The Right Way to Review
I have many ambivalent feelings about reviewing books. It used to not be this way. When I first started reviewing books I’ve read on the blog, it was pretty straightforward: write about what the book was about without giving everything way, say whether or not I liked it, and why (maybe). I’m not sure if anyone even read those reviews (aside from the occasional author who stumbled onto them), but that’s not even the point of why I wrote the reviews in the first place. Writing reviews makes me feel productive–that I got something out of the hours I spent reading even if it was something negative.
And then I started reading about other people’s policies on writing reviews. Some people only write reviews for books that they like because they think that negative reviews are counterproductive and mean. Other people make it a policy to never write reviews because they’re authors and they fear backlash from other authors. There are those who simply say if they liked a book or not. And others who explicate a manuscript within an inch of its life. Some people have rating systems. And others don’t really have a review when they’re writing a review–rather, it’s just a summary. All these different methods for reviewing books made me question if my own reviews were really doing the books justice.
In general, I don’t think I’m a very good reviewer. This is, I suppose, where my insecurities come into play. My background is science-oriented. I haven’t had much training in critical literary analysis other than one elective class in 18th century literature that I took just for the hell of it when I was an undergrad. Of course, after years of writing occasional reviews for the blog, I think I’ve improved somewhat. But still, sometimes I wonder if anyone reading my opinion thinks it’s any more or less valid than someone who has a Ph.D. in English literature.
Insecurities aside, intellectually, I think every reader has a valid opinion even if it’s just something simple like “I loved it!” or “I hated it!” Each reader brings in his or her own set of experiences and beliefs thus creating unique relationships with the books that they read. The book itself may be a record of an author’s expression but the only thing that is really meaningful at the end of the day is how the individual reader interprets it. While others might find the reader’s interpretation useful, this is mostly a side benefit. The interpretation itself is intrinsically personal. Whether or not it is articulated into so many words is not a requirement for that interpretation to be valid. So when a book club personality from Salon voiced her dislike of certain types of reviews (via Quill & Quire), I had an immediate impulse to defend the succinct and supposedly lazy reviewer.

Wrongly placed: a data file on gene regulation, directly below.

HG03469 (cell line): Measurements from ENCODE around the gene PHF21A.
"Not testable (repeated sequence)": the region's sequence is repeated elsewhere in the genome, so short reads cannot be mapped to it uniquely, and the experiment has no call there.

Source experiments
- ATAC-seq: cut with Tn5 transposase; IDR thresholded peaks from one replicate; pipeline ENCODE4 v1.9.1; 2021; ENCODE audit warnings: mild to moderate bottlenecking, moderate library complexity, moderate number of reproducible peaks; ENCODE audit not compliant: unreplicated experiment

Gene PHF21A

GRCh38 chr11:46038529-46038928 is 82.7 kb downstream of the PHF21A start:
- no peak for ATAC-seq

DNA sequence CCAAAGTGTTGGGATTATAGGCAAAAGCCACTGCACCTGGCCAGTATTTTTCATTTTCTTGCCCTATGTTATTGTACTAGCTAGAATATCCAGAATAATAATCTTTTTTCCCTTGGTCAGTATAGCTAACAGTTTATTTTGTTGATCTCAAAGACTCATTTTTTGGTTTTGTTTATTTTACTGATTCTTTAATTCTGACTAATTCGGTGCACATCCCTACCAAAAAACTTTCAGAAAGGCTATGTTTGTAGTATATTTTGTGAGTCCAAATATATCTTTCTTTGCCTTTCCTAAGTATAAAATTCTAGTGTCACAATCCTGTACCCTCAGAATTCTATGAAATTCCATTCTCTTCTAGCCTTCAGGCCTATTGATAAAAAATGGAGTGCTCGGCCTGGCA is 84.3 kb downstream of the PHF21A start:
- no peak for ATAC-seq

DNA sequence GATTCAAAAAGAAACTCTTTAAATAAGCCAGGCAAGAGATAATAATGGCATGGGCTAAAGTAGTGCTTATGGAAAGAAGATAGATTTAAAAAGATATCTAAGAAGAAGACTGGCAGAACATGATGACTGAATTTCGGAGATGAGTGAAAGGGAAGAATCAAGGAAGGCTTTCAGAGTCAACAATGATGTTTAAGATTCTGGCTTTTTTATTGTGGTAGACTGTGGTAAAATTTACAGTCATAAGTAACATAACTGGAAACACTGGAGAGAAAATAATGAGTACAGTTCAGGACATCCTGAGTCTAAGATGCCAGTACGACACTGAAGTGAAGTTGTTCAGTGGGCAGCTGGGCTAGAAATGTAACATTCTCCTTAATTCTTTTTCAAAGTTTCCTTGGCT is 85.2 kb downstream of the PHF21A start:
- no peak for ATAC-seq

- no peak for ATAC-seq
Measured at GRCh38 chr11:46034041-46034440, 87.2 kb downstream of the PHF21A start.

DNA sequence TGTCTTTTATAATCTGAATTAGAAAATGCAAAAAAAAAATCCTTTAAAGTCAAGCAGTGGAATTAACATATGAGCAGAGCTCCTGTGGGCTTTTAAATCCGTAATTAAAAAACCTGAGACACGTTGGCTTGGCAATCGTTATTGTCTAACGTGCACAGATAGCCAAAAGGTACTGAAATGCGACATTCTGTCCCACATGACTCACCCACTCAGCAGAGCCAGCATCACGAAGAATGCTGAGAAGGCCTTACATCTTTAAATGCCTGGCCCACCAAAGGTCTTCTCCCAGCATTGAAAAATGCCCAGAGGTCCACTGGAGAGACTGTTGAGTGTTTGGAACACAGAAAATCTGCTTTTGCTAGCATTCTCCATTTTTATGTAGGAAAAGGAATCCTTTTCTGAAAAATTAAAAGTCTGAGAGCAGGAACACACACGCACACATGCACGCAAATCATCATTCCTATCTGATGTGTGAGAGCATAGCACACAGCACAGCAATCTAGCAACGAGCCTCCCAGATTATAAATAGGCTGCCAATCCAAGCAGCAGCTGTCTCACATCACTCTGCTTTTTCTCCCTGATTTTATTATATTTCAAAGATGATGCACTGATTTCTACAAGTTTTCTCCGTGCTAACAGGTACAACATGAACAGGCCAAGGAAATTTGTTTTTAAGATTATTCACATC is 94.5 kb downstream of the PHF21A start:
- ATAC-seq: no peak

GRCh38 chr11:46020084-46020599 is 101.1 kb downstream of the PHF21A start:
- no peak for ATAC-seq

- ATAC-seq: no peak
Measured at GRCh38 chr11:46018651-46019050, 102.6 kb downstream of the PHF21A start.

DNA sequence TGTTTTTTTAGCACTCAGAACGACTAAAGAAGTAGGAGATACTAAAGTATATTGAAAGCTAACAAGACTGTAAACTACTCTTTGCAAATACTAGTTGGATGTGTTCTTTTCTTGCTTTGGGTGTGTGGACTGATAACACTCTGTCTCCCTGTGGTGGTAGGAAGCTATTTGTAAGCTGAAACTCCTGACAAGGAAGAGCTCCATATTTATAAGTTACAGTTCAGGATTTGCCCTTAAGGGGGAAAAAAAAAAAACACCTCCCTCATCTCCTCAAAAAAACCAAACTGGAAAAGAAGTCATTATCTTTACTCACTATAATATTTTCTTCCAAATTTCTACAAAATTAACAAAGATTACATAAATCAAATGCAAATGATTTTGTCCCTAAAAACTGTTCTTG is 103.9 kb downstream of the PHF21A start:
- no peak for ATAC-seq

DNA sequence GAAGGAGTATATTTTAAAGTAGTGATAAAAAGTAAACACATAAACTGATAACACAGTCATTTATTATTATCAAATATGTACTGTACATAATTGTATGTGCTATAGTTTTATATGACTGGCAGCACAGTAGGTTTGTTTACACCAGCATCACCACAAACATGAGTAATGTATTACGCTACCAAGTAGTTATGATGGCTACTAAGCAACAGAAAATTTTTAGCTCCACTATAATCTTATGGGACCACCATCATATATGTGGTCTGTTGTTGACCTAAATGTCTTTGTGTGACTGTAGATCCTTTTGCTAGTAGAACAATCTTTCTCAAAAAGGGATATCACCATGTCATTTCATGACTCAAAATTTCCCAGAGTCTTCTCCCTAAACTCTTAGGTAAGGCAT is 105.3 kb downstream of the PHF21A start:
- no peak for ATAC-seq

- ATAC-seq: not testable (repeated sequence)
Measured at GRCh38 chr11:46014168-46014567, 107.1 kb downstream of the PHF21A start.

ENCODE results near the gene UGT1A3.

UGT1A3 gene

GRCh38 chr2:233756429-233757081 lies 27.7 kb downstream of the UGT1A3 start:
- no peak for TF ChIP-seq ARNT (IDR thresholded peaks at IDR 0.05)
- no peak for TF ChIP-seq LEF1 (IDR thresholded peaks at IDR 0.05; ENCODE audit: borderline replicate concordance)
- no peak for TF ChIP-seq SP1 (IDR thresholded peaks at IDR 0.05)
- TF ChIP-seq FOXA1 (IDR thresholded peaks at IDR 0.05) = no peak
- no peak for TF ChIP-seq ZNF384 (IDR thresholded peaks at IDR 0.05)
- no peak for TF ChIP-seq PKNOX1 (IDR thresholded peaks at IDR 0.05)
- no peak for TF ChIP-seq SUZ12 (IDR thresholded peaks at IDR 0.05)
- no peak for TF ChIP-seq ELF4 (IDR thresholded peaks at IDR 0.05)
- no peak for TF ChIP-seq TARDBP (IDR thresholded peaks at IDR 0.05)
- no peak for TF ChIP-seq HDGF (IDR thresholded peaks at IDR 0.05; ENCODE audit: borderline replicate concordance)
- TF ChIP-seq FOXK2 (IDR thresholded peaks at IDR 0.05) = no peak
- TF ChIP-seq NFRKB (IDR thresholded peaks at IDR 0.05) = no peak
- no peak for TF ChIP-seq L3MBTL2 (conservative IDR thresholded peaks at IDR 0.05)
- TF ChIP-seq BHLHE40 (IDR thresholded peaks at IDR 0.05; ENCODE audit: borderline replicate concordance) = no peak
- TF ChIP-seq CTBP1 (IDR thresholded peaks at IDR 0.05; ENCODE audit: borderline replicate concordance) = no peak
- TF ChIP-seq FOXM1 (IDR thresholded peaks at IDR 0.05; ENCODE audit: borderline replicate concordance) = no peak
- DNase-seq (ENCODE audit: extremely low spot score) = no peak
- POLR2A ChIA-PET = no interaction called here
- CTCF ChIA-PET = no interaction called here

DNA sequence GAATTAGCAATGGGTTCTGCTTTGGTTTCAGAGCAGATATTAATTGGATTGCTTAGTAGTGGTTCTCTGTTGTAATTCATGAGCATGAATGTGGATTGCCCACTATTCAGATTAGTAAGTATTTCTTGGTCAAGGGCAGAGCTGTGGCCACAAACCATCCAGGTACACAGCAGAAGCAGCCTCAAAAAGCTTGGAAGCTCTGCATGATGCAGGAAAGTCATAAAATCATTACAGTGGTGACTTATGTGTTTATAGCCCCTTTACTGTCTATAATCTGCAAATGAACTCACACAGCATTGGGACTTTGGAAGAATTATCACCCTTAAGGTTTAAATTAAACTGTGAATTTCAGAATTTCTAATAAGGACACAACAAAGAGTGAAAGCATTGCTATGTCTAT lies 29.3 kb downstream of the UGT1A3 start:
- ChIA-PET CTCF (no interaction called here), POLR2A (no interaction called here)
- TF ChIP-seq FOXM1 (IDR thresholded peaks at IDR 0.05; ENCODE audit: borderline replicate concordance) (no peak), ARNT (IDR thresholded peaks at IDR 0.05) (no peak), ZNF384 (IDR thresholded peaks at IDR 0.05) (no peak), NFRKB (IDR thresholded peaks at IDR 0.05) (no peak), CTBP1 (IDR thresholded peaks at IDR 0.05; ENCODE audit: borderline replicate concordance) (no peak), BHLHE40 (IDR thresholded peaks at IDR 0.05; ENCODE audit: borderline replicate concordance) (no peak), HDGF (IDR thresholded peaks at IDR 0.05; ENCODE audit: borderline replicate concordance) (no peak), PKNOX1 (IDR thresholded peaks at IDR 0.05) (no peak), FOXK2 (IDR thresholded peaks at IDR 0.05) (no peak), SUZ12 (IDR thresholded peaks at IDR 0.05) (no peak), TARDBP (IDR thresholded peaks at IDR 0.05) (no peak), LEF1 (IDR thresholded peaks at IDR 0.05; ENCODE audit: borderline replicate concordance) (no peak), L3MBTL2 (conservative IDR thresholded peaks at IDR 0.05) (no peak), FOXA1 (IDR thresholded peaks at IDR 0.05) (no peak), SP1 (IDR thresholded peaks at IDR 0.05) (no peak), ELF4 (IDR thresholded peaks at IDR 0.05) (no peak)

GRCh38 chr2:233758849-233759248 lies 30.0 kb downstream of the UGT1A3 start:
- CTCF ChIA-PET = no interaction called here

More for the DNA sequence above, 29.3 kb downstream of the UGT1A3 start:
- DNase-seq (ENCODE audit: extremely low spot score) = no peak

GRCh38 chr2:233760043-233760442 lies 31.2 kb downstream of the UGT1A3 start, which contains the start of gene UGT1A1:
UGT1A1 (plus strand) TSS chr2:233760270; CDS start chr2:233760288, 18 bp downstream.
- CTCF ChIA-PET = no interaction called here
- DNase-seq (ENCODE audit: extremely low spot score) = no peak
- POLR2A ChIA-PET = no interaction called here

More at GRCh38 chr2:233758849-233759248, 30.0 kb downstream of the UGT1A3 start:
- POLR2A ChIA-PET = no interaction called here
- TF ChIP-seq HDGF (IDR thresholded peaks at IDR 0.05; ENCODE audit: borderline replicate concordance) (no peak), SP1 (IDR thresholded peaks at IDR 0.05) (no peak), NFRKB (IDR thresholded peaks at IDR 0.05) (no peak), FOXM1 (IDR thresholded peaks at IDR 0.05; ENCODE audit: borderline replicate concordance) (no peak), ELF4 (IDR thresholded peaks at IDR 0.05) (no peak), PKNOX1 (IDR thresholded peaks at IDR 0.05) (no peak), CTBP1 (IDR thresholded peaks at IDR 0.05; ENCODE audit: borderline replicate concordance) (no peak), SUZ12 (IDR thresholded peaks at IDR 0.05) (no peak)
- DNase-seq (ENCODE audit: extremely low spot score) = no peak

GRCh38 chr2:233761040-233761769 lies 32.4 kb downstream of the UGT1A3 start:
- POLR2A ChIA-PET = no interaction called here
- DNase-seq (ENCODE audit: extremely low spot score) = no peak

For the last fiction book I reviewed, I explicitly stated that I found the main protagonist “unlikeable”. According to the book club personality, then, my descriptive shorthand is an indication that I’m just another bully in the literary playground who is simply being mean. They believe that “unlikeable” is a code word for complaining to the author that their characterization is bad. Literary critics, I think, read too much into the reviews of the ordinary reader. In my case, “unlikeable” was a descriptor and not a complaint against the author. In fact, I ended up liking the book even though the character was “unlikeable” because I saw a reason for why the character was written that way. Another reader may have had an entirely different experience–perhaps he chucked the book out the window primarily because the character was unlikeable regardless of the rest of the plot. But that doesn’t make that reader’s view illegitimate either.
People who make their living as book critics and reviewers have been regarded by the rest of society as the arbiters of literary taste. They’ve been the ones who have set the gold standard for what makes a good book and by association how one should examine and opine about such books. But with the advent of the internet, where anyone and his dog can post reviews online without the repercussion of an English teacher standing over them to rap them on the knuckles for not following proper form, the audience and respect that the critics have previously enjoyed are slowly eroding away to a more democratic platform for opinion and analysis. It is no wonder, then, that there are those who cry foul when someone types out a one-line review just like every other empty-headed tweeting bird.